In brief

  • France’s central bank has picked eight fintech firms to take part in experiments trialing a CBDC.
  • The firms taking part in the experiments include Accenture, HSBC and Seba Bank.
  • France is one of several European countries vying to pioneer a digital euro.

The Banque De France, France's central bank, has selected eight potential partners, including HSBC, Accenture, and Seba Bank, in its hunt to modernize interbank settlement via a central bank digital currency (CBDC).

As the institution heading the digital euro initiative, the Banque De France called on applicants in March to propose experimental CBDC frameworks to both refurbish interbank settlement and lay the foundations for a digital euro. Now, per a statement from the bank, the applicants have been chosen, and work is underway.

Who is taking part in the CBDC experiment?

The central bank's favored few include Accenture, HSBC, Seba Bank, and ProsperUS, as well as Euroclear, a Belgium-based financial services company; Iznes, a blockchain-powered record-keeping platform for funds; LiquidSharem, a blockchain-based post-trade settlement for SMEs; and French financial institution Societe Generale's Forge—a tech platform, designed to promote blockchain-based activity.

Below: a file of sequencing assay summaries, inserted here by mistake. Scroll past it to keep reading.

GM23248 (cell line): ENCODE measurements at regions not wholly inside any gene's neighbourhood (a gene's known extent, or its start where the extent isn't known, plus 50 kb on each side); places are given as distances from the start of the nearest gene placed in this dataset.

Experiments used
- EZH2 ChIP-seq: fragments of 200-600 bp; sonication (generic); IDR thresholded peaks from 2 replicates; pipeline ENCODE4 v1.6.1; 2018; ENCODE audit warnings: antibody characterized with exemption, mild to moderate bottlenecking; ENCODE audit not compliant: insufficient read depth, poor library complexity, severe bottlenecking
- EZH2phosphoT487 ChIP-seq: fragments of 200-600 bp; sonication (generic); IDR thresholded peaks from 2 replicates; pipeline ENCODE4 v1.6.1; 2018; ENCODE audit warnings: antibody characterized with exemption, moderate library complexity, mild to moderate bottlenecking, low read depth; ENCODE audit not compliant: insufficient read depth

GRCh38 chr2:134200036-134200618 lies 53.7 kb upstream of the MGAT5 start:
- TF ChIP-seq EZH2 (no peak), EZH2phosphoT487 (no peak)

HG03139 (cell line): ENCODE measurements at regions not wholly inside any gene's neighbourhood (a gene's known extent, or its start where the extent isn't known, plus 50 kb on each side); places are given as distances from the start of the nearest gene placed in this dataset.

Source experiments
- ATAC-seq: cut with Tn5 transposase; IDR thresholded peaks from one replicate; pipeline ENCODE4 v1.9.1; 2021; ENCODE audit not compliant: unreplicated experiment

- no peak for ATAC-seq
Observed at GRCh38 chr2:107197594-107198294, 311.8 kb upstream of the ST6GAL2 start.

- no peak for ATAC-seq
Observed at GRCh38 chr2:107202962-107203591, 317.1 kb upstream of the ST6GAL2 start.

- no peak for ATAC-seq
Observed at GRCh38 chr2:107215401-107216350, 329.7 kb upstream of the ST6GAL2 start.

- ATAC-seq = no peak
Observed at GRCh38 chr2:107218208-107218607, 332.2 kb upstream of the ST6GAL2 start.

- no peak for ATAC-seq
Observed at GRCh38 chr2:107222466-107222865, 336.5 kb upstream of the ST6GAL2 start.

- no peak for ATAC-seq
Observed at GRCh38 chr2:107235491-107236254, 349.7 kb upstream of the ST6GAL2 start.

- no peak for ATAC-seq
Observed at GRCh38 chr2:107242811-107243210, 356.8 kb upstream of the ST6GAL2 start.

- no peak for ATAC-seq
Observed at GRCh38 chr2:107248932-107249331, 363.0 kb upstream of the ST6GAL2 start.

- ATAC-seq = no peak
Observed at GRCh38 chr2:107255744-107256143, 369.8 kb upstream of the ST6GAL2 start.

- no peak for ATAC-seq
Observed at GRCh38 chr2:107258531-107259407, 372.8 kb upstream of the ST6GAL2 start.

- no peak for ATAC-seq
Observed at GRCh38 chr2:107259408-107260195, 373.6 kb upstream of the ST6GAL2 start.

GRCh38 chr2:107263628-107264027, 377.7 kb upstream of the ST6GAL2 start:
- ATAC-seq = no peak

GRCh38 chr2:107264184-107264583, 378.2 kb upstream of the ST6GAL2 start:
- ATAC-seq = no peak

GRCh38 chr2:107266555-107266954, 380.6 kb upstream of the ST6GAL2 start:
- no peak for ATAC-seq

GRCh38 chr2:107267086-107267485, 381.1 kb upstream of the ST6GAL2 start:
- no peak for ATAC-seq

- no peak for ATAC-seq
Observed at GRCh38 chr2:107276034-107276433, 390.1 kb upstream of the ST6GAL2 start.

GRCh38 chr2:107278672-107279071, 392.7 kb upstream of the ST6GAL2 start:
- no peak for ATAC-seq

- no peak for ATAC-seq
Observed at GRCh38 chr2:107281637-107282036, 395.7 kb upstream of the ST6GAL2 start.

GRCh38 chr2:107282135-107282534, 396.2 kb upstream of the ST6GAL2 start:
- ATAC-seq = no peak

Within today's announcement, the Banque De France laid out the specific criteria for the CBDC proposals, noting that they aim to “explore new methods of exchanging financial instruments,” but specifically excluding crypto-assets such as Bitcoin.

The experiments will also test CBDC regulations to improve the execution of cross-border payments, and revisit methods of making central bank money available.

Though the specific CDBC-centric experiments are as yet undisclosed, in its original call for applicants, the bank specified that they would need to lean on utility and innovation. It also advised that it wasn't restricting solutions to blockchain alone—which goes some way to explain the bank's varied selection.

The road to a digital euro 

While the bank emphasizes that these proposals are purely experimental, it remarks that the findings will constitute a "direct contribution" to similar CBDC investigation in the eurozone, ultimately forming the basis for a digital euro.

While France seems to be leading the supranational charge toward a CBDC, several countries within the Eurozone continue to vie to pioneer a digital Euro. In Italy, the Italian Banking Association (ABI) has built a set of guidelines for the incipient CBDC. Meanwhile, The Dutch central bank has offered to be the testing ground for the digital Euro.